if test "$TERM" = "dumb"; then

Another possibility is to check the environment variable INSIDE_EMACS. Like for all subprocesses of Emacs, this is set to the version of the parent Emacs process. TRAMP adds its own package version to this string, which could be used for further tests in an inferior shell. The string of that environment variable looks always like

⇒ 27.2,tramp:2.4.5
tset and other questions

To suppress inappropriate prompts for terminal type, TRAMP sets the TERM environment variable before the remote login process begins via the user option tramp-terminal-type (see above). This will silence common tset related prompts.

TRAMP’s strategy for handling such prompts (commonly triggered from login scripts on remote hosts) is to set the environment variables so that no prompts interrupt the shell initialization process.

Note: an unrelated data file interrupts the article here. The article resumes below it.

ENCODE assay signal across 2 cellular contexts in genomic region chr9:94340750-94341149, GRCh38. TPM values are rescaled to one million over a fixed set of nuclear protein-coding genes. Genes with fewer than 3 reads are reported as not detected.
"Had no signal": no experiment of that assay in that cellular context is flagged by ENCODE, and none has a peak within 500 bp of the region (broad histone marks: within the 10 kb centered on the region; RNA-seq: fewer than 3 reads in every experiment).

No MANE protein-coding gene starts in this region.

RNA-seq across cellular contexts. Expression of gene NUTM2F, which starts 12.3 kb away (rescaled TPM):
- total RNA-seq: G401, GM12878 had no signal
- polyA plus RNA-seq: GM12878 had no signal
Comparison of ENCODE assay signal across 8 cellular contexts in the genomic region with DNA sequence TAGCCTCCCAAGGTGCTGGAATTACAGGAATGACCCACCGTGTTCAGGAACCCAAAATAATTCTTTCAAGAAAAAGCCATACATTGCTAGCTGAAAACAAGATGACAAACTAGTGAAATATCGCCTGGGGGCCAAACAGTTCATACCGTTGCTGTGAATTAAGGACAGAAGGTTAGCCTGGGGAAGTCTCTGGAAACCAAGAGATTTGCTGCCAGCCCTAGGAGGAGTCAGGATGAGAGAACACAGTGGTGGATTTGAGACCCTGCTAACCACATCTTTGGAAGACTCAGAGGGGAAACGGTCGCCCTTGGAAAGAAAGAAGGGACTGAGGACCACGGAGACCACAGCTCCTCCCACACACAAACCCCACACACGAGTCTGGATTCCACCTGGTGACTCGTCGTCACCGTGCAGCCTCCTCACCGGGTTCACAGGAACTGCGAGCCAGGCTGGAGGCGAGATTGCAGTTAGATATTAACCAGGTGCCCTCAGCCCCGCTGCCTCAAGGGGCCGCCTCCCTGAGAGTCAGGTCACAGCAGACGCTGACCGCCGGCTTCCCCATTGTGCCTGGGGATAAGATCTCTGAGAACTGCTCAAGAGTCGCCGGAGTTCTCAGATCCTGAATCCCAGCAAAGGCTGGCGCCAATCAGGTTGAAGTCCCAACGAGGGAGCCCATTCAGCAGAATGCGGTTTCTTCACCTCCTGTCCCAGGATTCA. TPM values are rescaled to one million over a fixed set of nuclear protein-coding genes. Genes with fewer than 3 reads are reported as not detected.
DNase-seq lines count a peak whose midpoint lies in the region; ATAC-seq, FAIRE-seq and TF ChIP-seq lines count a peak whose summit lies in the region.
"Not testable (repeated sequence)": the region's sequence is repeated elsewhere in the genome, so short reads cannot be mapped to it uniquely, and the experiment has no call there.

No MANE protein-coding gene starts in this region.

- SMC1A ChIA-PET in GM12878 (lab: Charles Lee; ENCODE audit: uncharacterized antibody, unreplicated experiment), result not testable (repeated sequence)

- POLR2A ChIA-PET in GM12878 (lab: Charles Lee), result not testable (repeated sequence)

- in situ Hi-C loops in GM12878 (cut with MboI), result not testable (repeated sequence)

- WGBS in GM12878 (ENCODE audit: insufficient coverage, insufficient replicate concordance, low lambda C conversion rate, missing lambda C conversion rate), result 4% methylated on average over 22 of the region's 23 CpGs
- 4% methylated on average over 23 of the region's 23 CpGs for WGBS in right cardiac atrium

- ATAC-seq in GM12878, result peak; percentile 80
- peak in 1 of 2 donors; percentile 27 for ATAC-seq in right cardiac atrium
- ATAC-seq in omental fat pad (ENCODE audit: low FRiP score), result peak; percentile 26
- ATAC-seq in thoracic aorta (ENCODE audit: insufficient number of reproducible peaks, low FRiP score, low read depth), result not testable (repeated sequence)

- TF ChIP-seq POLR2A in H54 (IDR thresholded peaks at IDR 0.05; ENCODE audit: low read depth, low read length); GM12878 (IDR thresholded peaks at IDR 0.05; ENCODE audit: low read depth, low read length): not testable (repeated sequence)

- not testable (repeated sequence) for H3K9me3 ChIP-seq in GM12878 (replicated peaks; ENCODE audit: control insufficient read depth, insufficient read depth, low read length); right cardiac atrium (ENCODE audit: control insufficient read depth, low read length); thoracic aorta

An alternative approach is to configure TRAMP with strings that can identify such questions using tramp-actions-before-shell. Example:

(defconst my-tramp-prompt-regexp
  "Enter the birth date of your mother:\\s-*"
  "Regular expression matching my login prompt question.")

(defun my-tramp-action (proc vec)
  "Enter \"19000101\" in order to give a correct answer."
    (with-current-buffer (tramp-get-connection-buffer vec)
      (tramp-message vec 6 "\n%s" (buffer-string))
      (tramp-send-string vec "19000101"))))

(add-to-list 'tramp-actions-before-shell
             '(my-tramp-prompt-regexp my-tramp-action))

The regular expressions used in tramp-actions-before-shell must match the end of the connection buffer. Due to performance reasons, this search starts at the end of the buffer, and it is limited to 256 characters backwards.

Conflicting names for users and variables in .profile

When a user name is the same as a variable name in a local file, such as .profile, then TRAMP may send incorrect values for environment variables. To avoid incorrect values, change the local variable name to something different from the user name. For example, if the user name is FRUMPLE, then change the variable name to FRUMPLE_DIR.

Non-Bourne commands in .profile